Situated on Broadway Pier, Shuckers of Fells Point's waterfront patio affords diners a splendid view of the nearby harbor. The site complements Shuckers' bounty of succulent seafood, such as handcrafted jumbo lump crab cakes, Atlantic salmon filet glazed with homemade bourbon sauce, and piles of steamed clams from the raw bar. Along with fresh catches, the culinary team crafts American bar staples such as hand-cut, chargrilled New York strip steaks and fried mozzarella moons, a tastier alternative to fried hunks of moon rock. Just as seafood complements Shuckers' exterior, American cuisine complements its sports bar interior, where running backs dive into the end zone on 40 flat-screen TVs throughout the dining area.
At Genghis Grill, cooks stir-fry more than 70 fresh ingredients to make healthy, flavorful bowls loaded with proteins and vegetables. Diners can mix and match ingredients to create customized feasts, or choose signature dishes such as the Thai Chicken bowl with chicken, veggies, and udon noodles in red curry peanut sauce. Nutrition-focused heart-healthy bowls, developed with the help of a dietitian, feature flavor combinations such as Sichuan-style bamboo beef or ginger-citrus shrimp.
A small piece of the Deep South thrives at Wild Cajun Seafood and Bar. That's because all of the restaurant's crawfish hails from Louisiana, as do its chefs. These chefs also incorporate fresh catches from the nearby Mid-Atlantic coast, meaning Maryland crab cakes sit side by side next to po'boy sandwiches stuffed with crispy tilapia fresh from the fryer. Elsewhere on the menu, the gumbo's dark, smoky roux complements its chicken and sausage and shareable pots of Cajun-style, steamed seafood mix crawfish, shrimp, and king crab legs with sausage, corn, and potatoes.
Much like its menu, Wild Cajun Seafood and Bar's dining room demonstrates a general passion for the wide-open oceans. One wall features an enormous, floor-to-ceiling mural of a seascape at sunset, complete with actual sails jutting out over guests' heads. High-topped tables are scattered throughout the vast, intimately lit space, providing diners with unrestricted views of the flat-screen televisions broadcasting sports as well as commercials for vintage particle accelerators.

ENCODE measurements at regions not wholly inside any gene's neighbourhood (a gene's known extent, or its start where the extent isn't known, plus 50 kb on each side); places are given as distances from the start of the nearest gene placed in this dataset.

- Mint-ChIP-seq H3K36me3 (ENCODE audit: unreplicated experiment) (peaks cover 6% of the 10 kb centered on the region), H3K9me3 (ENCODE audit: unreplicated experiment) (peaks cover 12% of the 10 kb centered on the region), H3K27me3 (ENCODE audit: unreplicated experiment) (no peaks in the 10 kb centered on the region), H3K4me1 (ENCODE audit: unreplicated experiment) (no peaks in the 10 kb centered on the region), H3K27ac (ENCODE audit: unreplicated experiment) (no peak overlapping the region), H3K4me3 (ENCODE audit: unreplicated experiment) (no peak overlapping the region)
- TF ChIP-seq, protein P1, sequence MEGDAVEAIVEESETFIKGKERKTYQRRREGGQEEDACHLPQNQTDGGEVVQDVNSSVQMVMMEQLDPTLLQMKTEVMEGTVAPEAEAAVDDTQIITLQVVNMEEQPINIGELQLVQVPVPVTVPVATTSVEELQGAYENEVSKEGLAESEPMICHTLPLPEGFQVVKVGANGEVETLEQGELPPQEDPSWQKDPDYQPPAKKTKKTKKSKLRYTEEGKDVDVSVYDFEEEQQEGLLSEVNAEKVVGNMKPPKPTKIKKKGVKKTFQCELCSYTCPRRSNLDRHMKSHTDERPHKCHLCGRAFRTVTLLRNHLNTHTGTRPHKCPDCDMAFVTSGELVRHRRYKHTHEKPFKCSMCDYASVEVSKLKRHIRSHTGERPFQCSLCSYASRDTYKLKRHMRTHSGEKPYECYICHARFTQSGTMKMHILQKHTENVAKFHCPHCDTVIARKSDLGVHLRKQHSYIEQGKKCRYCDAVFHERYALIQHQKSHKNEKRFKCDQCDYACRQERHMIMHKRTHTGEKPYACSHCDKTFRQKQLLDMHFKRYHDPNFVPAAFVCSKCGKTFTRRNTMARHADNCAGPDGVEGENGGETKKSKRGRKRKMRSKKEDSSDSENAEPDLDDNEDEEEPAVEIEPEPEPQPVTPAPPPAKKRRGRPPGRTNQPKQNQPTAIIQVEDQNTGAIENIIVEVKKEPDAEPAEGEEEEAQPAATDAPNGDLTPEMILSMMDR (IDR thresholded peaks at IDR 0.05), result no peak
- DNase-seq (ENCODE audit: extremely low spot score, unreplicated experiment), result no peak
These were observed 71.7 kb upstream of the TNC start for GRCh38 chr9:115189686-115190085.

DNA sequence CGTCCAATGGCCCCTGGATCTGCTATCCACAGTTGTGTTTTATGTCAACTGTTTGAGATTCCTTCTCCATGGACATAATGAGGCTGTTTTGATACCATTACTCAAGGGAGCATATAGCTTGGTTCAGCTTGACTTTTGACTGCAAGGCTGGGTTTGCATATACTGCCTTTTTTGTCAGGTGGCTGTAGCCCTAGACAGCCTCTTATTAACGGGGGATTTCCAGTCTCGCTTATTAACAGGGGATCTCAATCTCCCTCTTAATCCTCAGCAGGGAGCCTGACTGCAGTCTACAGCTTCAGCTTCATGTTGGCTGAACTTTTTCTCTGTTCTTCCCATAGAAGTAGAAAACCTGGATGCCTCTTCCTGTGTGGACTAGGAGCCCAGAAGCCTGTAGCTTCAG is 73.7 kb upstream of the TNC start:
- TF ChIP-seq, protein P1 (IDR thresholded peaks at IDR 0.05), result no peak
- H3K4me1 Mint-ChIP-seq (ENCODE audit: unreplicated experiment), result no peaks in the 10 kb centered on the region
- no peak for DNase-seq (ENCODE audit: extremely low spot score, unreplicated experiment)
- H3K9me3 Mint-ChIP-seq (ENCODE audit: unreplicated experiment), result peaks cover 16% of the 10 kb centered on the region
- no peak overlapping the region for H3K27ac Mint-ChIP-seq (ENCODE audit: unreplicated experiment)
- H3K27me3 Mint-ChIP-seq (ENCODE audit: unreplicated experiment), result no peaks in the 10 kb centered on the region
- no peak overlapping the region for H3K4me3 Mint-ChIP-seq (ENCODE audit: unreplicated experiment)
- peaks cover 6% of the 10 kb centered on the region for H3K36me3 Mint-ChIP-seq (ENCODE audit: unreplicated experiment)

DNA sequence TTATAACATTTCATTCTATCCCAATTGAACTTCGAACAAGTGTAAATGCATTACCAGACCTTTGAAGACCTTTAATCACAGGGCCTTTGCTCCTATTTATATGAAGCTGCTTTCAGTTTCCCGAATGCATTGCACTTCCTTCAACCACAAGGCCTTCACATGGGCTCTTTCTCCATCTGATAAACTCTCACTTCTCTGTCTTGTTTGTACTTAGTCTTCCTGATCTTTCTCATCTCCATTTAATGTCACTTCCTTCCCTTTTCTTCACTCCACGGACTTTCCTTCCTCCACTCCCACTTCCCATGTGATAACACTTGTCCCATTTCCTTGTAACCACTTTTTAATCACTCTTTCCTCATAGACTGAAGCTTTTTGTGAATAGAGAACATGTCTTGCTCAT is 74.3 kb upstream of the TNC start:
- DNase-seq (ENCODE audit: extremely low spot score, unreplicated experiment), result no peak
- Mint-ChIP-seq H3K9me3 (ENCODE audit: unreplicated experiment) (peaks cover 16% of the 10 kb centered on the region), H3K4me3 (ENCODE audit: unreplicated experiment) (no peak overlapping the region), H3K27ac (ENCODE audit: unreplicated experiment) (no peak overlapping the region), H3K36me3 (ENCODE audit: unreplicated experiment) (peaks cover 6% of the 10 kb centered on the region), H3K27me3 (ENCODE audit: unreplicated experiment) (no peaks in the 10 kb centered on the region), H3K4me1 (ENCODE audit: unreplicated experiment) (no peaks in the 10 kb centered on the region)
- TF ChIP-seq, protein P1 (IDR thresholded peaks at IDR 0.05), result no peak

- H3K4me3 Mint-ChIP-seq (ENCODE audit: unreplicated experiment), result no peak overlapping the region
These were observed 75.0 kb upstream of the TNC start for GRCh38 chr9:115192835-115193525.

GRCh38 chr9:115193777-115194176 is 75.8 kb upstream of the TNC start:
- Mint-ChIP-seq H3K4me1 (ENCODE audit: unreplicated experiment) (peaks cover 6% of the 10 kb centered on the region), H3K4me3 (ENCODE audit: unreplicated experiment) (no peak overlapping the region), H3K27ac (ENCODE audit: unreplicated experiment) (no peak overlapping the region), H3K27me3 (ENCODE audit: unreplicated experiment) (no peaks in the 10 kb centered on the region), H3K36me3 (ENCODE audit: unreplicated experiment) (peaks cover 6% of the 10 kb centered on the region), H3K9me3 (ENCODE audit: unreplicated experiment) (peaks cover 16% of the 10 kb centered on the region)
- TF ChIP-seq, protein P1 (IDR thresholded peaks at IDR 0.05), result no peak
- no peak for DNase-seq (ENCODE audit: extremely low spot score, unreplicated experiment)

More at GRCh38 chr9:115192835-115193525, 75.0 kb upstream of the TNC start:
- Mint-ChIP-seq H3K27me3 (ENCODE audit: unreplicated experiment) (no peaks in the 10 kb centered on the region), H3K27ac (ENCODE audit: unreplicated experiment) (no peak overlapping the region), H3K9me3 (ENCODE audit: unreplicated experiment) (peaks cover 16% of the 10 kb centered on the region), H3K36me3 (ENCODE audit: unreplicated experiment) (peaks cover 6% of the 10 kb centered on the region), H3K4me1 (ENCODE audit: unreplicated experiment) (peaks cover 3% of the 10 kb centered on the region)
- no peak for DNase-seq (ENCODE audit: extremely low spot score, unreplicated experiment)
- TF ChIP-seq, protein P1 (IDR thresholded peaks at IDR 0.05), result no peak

Before chefs can begin cooking in the Jumbo Jumbo Cafe kitchen, they must undergo extensive training from co-owner Johnny Yen. Johnny introduces them to recipes from his native Taiwan, demonstrating how to fry squid until its crispy and tender, as well as how to properly season traditional beef noodle soups. Once the chefs have mastered Taiwanese techniques, they can join Johnny and fellow chefs in the kitchen to whip up fiery wings, tangy rice dishes, and the crispy fried chicken lauded as a must-try by reporters from the Washington Post. The chefs also extend their culinary expertise towards a variety of Chinese classics, including Szechuan beef, kung pao chicken, and sweet and sour shrimp.
Meanwhile, out in the dining room, Johnny's wife and co-owner Cathy captains a team of friendly servers. As they celebrate their 10th anniversary, they blend up tapioca tea drinks and smoothies in a variety of fruity flavors, including plum, pineapple, and coconut. The staffers obligingly answer any questions about the menu, such as if it likes anyone in the restaurant more than a friend, and suggest their favorite dishes.
From beef kebabs to jumbo-lump-crab cakes, each dish is crafted from scratch at Eastern Kebab & Grill, and dishes incorporate flavors from all over the world. Tzatziki sauce drizzles over gyro meat, and gravy blankets roast beef. Handhelds range from seafood-salad subs to bacon cheeseburgers. Even the sides span the globe, from Asian-influenced fried rice to southern potato salad.
When laid out item by item, Lucky Inn's lunch and dinner menus could possibly span the entire length of the Great Wall of China. The lengthy lists keep the eatery’s chefs busy crafting favorites such as general tso’s chicken, beef with broccoli, and shrimp in garlic sauce, as well as noodle dishes of the lo mein, chow mein, and chow fun varieties. Meat-free fare arrives in the form of orange-flavored tofu and sautéed snow peas, harvested by ski instructors during slow days.